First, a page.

The 2010 Rose’ was a dark pink color and featured flavors of watermelon and pomegranate. The wine was light and refreshing with just a touch of light tartness on the finish that I enjoyed, making it a great deck wine, which is where I plan to enjoy some of the bottles I brought home with me.
The final wine that really jumped out at me was the 2010 Cabernet Franc. The wine was light in the mouth with a soft oak note on the nose and in the mouth. I found the wine smooth with just a hint of pepper on the finish that I’ve come to expect from Virginia wine. Had I honestly not just bought a box of Cabernet Franc from Wineworks I’d probably have a bottle of this too, so I do recommend it.
Our next stop was Blenheim Vineyards. I won’t go into too much detail with this tasting since I’ve been there several times and always enjoy it and really just recommend everything. I will say that the 2011 Chardonnay and 2010 Cabernet Franc are excellent (brought half a case of each home with me), as is the 2010 Painted Red (plan to get some the next time I stop in). While on the patio enjoying some lunch (and a bottle of the Chardonnay), I got great surprise.
I’ve made no secret of my love of the 2009 Rose’ I picked up during the Virginia Wine Expo last year, and I’d been hoarding my last bottle of it until the new vintage comes out. Kirsty, the winemaker at Blenheim, surprised my family and me by bringing us a bottle of the new vintage (which comes out April 1st) to try.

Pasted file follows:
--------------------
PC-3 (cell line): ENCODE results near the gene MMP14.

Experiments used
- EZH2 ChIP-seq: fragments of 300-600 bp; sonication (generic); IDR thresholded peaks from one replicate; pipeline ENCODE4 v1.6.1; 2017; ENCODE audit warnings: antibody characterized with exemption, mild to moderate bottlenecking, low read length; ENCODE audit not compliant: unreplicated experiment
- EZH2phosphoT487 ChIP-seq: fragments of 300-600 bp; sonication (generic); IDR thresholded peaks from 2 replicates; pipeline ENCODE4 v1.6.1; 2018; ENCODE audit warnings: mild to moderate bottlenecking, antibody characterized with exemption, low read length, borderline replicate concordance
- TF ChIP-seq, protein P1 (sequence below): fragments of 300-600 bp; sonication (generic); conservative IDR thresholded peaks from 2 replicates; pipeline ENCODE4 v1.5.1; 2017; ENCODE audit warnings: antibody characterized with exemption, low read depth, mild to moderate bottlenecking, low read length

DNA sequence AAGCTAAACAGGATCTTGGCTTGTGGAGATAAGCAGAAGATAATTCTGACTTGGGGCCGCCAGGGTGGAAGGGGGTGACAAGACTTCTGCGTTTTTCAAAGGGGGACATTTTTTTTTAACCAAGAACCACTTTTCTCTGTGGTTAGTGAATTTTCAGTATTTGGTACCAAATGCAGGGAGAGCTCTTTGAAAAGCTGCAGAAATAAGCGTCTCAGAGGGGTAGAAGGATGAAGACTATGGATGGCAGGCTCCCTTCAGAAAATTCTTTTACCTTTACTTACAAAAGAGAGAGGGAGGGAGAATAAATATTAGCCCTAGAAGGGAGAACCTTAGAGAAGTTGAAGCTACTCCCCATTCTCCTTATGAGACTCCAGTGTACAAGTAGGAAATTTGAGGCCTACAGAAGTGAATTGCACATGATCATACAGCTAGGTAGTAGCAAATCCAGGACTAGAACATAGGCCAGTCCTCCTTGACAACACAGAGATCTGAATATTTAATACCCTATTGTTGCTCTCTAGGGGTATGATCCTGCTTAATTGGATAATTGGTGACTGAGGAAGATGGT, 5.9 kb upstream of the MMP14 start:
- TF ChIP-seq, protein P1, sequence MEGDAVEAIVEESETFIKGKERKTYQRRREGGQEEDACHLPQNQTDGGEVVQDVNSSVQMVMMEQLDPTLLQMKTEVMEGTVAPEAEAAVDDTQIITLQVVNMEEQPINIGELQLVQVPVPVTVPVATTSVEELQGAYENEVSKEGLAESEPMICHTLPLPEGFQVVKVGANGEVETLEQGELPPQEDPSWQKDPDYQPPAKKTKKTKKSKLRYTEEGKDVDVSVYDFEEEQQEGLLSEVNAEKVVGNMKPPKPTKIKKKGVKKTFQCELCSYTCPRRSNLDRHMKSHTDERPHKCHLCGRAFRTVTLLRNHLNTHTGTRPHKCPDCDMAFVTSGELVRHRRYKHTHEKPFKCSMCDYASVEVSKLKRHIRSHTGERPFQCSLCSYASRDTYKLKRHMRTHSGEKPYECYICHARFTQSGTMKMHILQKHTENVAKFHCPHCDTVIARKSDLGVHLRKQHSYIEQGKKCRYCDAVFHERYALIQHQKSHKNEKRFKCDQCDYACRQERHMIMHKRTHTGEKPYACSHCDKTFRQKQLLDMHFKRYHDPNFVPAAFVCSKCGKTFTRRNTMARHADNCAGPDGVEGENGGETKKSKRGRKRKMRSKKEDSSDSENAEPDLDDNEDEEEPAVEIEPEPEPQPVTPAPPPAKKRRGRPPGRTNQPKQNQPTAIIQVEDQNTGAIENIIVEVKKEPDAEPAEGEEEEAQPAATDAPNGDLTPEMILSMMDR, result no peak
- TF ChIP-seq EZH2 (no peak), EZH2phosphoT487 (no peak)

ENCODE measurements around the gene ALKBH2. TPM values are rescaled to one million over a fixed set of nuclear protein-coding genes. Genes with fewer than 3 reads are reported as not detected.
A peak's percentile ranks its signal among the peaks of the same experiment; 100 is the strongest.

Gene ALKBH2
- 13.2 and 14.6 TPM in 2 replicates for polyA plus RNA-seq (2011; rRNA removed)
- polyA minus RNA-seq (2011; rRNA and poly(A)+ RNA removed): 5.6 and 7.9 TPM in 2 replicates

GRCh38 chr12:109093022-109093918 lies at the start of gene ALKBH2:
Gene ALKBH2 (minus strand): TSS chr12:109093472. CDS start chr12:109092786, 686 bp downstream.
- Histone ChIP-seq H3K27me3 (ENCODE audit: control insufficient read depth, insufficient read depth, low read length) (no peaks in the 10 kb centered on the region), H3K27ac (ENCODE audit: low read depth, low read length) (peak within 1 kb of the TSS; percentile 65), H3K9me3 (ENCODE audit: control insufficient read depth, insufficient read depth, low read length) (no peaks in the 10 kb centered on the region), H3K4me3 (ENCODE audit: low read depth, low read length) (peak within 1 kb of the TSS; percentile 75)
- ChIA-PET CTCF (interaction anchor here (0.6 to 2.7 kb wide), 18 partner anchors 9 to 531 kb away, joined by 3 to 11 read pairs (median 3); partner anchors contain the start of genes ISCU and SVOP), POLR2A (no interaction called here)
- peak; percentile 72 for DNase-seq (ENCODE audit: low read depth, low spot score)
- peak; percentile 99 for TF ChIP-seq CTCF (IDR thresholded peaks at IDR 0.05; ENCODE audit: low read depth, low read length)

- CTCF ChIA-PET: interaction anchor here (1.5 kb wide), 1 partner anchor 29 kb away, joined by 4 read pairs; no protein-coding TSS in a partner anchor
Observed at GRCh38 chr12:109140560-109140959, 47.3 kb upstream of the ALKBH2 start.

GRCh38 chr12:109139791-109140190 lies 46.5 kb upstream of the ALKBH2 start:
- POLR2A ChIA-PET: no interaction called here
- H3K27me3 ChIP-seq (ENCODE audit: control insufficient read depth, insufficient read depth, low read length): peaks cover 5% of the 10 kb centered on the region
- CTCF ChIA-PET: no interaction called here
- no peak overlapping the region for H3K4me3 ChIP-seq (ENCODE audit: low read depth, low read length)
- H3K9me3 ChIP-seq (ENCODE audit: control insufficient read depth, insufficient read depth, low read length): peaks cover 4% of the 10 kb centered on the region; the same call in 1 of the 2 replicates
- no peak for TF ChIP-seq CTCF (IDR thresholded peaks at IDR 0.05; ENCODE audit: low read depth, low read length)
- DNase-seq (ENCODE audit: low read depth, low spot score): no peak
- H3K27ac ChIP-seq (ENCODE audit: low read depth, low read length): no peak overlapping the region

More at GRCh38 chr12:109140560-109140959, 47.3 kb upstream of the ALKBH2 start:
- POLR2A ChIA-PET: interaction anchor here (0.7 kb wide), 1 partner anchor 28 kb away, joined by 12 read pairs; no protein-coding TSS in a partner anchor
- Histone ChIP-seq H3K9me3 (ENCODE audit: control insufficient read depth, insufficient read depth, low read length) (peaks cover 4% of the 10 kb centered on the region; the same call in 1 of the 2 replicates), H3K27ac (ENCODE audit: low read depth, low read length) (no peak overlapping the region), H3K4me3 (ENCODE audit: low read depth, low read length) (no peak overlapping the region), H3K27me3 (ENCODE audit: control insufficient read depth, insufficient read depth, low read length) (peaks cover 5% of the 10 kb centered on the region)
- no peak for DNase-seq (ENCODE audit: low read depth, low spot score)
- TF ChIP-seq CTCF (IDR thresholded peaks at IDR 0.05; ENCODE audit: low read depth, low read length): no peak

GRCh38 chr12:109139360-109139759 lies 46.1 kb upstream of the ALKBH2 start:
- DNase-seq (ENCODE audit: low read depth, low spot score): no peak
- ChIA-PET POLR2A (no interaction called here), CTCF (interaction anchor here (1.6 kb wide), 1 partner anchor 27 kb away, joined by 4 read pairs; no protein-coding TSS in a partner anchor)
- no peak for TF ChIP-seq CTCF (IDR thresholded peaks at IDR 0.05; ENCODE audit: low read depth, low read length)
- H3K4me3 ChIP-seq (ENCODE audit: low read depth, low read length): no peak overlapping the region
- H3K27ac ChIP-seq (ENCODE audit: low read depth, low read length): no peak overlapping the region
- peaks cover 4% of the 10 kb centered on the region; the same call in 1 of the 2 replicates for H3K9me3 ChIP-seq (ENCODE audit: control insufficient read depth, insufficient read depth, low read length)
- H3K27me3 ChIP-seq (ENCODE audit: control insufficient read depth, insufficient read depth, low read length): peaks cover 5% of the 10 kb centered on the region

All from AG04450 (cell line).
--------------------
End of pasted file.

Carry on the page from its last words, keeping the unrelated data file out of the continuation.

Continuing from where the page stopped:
The wine is a darker pink than the previous year, in no small part because the blend is different than the previous year. I didn’t get a chance to write it down, but I do remember that Mourvedre was added to it this year. The wine was a big lighter in the mouth than the previous vintage, with some notes of strawberry and candied fruit, with a nice crisp finish that was refreshing on a warm day on the patio. In short, I can’t wait for the 1st to purchase some.
Our lunch complete, and our purchases placed in the car (and my father having signed up for the Blenheim Wine Club), we made our way around Charlottesville to visit Mountfair Vineyards. Mountfair is another vineyard that I’ve spent some time at, and written about on here at great length, so I won’t go into too much detail other than to say that my parents enjoyed everything, we shared a bottle of the Wooloomooloo on the patio, and we managed to snag the last bottle of Thibaut-Janisson Blanc de Blanc for another time.
Our final stop of the day was Stinson Vineyards, in good part because you literally have to drive past it to get to and from Mountfair. I’d been there once right after they opened, and thought the wines needed some time to mature, so I was pleasantly surprised by what we tasted this time around.
Most notable was the 2010 Chardonnay, which was light and crisp with just a touch of roundness from having spent just a bit of time in oak. The 2010 Rose’ (made from 100% Mourvedre) was another standout, and another great deck wine during a day of great deck wines. Crisp with notes of strawberry it’s done in the Provence style and will pair great with some seafood.
All in all it was another great trip to Virginia wine country, and I look forward to visiting the area again soon. There are, as always, great wines being produced by the area, and I’m looking forward to the release of the wines still in tanks and barrels to see what else some of the hardest working winemakers in the country have produced.